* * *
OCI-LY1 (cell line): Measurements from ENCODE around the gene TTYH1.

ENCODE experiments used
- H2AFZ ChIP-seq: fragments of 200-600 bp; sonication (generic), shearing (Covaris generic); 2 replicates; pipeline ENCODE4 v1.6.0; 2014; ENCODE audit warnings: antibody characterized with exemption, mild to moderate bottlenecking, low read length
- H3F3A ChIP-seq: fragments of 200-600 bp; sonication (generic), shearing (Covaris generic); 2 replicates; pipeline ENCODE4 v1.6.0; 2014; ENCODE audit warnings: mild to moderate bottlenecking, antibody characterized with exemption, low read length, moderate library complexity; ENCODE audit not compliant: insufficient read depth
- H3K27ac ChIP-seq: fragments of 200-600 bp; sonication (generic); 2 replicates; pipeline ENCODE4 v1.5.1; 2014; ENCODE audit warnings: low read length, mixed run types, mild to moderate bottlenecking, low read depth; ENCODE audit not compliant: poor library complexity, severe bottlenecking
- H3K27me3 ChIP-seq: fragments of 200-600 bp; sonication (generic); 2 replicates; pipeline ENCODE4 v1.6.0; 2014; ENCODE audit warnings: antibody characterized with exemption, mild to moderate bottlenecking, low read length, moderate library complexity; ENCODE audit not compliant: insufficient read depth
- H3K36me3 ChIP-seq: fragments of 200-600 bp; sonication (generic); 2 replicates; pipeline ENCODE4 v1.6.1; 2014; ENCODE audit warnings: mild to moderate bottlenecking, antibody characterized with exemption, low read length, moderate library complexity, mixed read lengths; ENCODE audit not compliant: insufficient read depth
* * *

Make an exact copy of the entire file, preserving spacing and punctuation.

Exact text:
OCI-LY1 (cell line): Measurements from ENCODE around the gene TTYH1.

ENCODE experiments used
- H2AFZ ChIP-seq: fragments of 200-600 bp; sonication (generic), shearing (Covaris generic); 2 replicates; pipeline ENCODE4 v1.6.0; 2014; ENCODE audit warnings: antibody characterized with exemption, mild to moderate bottlenecking, low read length
- H3F3A ChIP-seq: fragments of 200-600 bp; sonication (generic), shearing (Covaris generic); 2 replicates; pipeline ENCODE4 v1.6.0; 2014; ENCODE audit warnings: mild to moderate bottlenecking, antibody characterized with exemption, low read length, moderate library complexity; ENCODE audit not compliant: insufficient read depth
- H3K27ac ChIP-seq: fragments of 200-600 bp; sonication (generic); 2 replicates; pipeline ENCODE4 v1.5.1; 2014; ENCODE audit warnings: low read length, mixed run types, mild to moderate bottlenecking, low read depth; ENCODE audit not compliant: poor library complexity, severe bottlenecking
- H3K27me3 ChIP-seq: fragments of 200-600 bp; sonication (generic); 2 replicates; pipeline ENCODE4 v1.6.0; 2014; ENCODE audit warnings: antibody characterized with exemption, mild to moderate bottlenecking, low read length, moderate library complexity; ENCODE audit not compliant: insufficient read depth
- H3K36me3 ChIP-seq: fragments of 200-600 bp; sonication (generic); 2 replicates; pipeline ENCODE4 v1.6.1; 2014; ENCODE audit warnings: mild to moderate bottlenecking, antibody characterized with exemption, low read length, moderate library complexity, mixed read lengths; ENCODE audit not compliant: insufficient read depth